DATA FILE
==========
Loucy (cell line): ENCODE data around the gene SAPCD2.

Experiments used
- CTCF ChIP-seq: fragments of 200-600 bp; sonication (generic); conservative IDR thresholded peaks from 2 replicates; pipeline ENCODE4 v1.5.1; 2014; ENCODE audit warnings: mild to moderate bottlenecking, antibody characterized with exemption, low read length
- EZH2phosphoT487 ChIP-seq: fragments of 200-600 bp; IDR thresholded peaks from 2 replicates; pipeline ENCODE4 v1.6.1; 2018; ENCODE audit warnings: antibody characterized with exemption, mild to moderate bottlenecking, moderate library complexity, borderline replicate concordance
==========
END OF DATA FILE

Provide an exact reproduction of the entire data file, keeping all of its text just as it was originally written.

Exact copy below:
Loucy (cell line): ENCODE data around the gene SAPCD2.

Experiments used
- CTCF ChIP-seq: fragments of 200-600 bp; sonication (generic); conservative IDR thresholded peaks from 2 replicates; pipeline ENCODE4 v1.5.1; 2014; ENCODE audit warnings: mild to moderate bottlenecking, antibody characterized with exemption, low read length
- EZH2phosphoT487 ChIP-seq: fragments of 200-600 bp; IDR thresholded peaks from 2 replicates; pipeline ENCODE4 v1.6.1; 2018; ENCODE audit warnings: antibody characterized with exemption, mild to moderate bottlenecking, moderate library complexity, borderline replicate concordance